The state and Coeur d'Alene Mines Corp. have appealed to the U.S. Supreme Court asking to have permits for a previous Kensington gold mine tailings plan reinstated.
Environmental groups say they will challenge that appeal.
Coeur d'Alene and Coeur Alaska, the subsidiary that is working to open Kensington, declined to comment for this story.
The mine received permits from the U.S. Corps of Engineers to dump tailings into nearby Lower Slate Lake, north of Berners Bay. Tailings are the waste rock after metal is extracted from the ore.
Those permits were invalidated in May by the 9th U.S. Circuit Court of Appeals in a suit brought by the Southeast Alaska Conservation Council, the Sierra Club and Lynn Canal Conservation, which charged that the tailings plan violated the Clean Water Act.
On Jan. 25, Coeur submitted a revised plan to the U.S. Army Corps of Engineers and the U.S. Forest Service in which tailings would be converted into a paste and stored near Comet Beach, on Lynn Canal. On the same day, it submitted the appeal with the state to the high court.
"I think they're hedging their bets," said Tom Waldo, a lawyer for Earthjustice, which represents the plaintiffs. "They're pursuing a new plan on the one hand, and they're pursuing the litigation on the other."
Environmental groups have been working with Coeur on the new paste tailings plan. And so far, they haven't been displeased with it.
"It is unfortunate that Coeur won't let go of its proposal to use a lake as a waste dump when its paste tailings plan is the best, and fastest, option for getting this mine into production in an environmentally sound way," said Rob Cadmus, SEACC's mining organizer.
Still, plaintiffs said they were not surprised that the appeal was filed.
"They never gave up their legal rights," Cadmus said. "And neither did we."
SEACC has 30 days to file an appeal, though it may file for an extension.
Juneau Mayor Bruce Botelho, who has been involved in some negotiations regarding the mine, also said that the mine was hedging its bets: He expected that if the new plan were approved, this petition to the high court would become superfluous.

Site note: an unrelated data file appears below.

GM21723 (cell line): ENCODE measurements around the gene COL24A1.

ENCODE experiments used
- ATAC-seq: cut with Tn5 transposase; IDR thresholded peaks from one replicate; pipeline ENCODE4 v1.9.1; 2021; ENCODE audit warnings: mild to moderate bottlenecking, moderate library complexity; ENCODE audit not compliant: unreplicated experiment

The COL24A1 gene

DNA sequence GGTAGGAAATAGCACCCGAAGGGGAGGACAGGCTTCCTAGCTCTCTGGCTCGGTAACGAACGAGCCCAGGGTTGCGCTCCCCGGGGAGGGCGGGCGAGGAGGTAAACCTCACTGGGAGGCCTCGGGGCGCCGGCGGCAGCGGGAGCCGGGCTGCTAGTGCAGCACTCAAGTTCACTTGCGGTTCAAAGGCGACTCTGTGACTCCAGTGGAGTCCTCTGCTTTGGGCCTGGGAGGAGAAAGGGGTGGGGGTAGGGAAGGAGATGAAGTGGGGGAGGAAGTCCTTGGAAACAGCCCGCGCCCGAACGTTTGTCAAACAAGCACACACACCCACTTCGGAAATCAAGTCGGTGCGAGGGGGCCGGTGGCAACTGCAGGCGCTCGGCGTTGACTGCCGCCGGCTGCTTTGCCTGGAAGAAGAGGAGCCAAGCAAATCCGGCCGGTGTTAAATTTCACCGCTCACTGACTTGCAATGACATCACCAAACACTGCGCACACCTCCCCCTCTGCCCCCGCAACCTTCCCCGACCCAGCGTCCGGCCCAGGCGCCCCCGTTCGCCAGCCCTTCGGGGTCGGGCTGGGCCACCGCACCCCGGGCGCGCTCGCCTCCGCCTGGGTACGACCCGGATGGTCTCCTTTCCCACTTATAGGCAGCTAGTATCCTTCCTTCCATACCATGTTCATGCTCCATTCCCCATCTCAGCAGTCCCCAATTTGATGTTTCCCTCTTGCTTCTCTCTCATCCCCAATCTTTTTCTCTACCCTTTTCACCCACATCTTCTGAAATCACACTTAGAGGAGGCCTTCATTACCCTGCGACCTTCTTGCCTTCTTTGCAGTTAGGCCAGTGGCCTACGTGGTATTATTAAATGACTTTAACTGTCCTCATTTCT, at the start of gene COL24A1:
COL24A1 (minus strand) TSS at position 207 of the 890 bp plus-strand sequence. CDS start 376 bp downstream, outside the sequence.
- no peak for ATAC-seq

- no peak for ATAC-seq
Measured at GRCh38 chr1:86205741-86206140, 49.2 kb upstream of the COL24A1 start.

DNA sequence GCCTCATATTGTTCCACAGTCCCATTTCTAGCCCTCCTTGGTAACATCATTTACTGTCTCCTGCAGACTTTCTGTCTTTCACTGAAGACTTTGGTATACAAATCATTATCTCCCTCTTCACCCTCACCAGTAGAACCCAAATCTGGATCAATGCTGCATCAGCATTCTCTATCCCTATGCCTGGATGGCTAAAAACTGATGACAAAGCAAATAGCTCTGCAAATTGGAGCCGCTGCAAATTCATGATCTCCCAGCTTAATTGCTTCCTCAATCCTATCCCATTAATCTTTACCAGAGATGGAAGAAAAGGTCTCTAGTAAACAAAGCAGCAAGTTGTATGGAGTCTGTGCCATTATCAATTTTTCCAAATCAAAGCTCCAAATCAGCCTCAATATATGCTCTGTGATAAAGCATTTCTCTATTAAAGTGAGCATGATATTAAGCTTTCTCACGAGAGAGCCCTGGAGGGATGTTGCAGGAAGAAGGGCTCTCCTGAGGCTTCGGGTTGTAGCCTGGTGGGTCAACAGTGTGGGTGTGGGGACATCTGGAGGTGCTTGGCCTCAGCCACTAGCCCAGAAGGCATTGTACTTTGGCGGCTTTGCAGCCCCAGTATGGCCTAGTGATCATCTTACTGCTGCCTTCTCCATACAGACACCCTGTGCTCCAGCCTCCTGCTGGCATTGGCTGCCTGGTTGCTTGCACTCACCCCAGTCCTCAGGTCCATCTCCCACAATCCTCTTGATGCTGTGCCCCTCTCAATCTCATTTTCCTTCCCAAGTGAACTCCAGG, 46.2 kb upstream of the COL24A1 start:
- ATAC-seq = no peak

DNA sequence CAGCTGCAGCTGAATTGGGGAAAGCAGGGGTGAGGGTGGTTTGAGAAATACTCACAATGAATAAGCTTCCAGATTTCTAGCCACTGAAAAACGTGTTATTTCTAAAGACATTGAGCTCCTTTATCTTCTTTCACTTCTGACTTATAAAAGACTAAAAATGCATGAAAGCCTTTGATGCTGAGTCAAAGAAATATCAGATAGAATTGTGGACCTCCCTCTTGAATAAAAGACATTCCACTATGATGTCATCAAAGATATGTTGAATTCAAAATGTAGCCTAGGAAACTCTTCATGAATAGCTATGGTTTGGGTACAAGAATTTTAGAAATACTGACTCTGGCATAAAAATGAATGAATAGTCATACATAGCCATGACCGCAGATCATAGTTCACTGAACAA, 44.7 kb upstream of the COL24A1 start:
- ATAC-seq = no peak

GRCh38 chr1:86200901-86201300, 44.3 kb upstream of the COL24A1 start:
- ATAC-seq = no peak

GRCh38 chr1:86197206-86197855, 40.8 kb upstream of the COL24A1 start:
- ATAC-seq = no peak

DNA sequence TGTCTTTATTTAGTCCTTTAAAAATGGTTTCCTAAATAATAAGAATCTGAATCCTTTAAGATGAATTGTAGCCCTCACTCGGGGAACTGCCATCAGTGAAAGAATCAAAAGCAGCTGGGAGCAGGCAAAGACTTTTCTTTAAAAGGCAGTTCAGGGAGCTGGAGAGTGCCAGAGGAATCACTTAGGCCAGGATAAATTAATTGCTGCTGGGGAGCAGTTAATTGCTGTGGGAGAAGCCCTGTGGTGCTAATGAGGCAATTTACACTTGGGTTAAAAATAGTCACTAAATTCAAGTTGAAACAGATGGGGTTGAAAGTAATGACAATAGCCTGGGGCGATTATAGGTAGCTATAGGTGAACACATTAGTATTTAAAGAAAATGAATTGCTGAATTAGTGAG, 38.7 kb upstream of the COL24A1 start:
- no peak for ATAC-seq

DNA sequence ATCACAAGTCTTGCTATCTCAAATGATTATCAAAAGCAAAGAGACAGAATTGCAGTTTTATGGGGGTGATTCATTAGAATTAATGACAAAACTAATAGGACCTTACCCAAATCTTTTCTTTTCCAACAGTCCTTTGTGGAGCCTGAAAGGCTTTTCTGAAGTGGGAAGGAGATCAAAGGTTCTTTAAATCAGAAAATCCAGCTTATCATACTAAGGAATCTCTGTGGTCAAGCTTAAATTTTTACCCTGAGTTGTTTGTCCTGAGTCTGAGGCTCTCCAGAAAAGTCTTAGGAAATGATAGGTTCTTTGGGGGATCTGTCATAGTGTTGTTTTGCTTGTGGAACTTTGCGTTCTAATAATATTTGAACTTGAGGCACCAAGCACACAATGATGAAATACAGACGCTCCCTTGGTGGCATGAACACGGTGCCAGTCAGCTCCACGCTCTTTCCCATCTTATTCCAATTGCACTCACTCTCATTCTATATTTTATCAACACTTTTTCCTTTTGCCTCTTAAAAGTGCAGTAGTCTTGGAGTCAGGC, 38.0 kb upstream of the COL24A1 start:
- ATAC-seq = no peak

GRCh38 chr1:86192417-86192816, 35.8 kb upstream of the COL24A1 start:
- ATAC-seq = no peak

The state filed the appeal because it said the 9th Circuit decision wasn't specific to the Kensington mine, and would make it too difficult for other mines to get permits.
"The reasoning of the court wasn't specific to Kensington, so any mine that had to discharge tailings into waters of the U.S. would be subject to the same rationale," said Tom Crafford, director of Mining, Lands and Water.
But Waldo, plaintiffs' lawyer, said this case wouldn't affect other mines. No other mine in Alaska can dump tailings into U.S. waters, he said.
That has been a rallying cry for SEACC since the Kensington suit began.
The legal question in the 9th Circuit was whether mine tailings qualify as "fill material" or "effluents." The latter, as in industrial or municipal pollution, are regulated by the Environmental Protection Agency. An EPA regulation forbids dumping effluents from a froth flotation mill, which is what Kensington has built, in U.S. waters. Fill material, however, is regulated by the U.S. Army Corps of Engineers, and its regulatory definition includes mine tailings.
Kensington had permits from the Corps of Engineers with agreement from the Environmental Protection Agency. Coeur and the state say that the appeals court should have deferred to the federal agencies' original interpretation of the law.
The federal agencies have not joined the state and Coeur in the appeal to the high court. An attorney for the state said that Goldbelt, a Native corporation based in Juneau, will file a memo supporting it.
In 2006, the Supreme Court received 8,857 requests for review from lower courts. Of those, 78 cases were argued before the court.
Contact reporter Kate Golden at 523-2276 or firstname.lastname@example.org.
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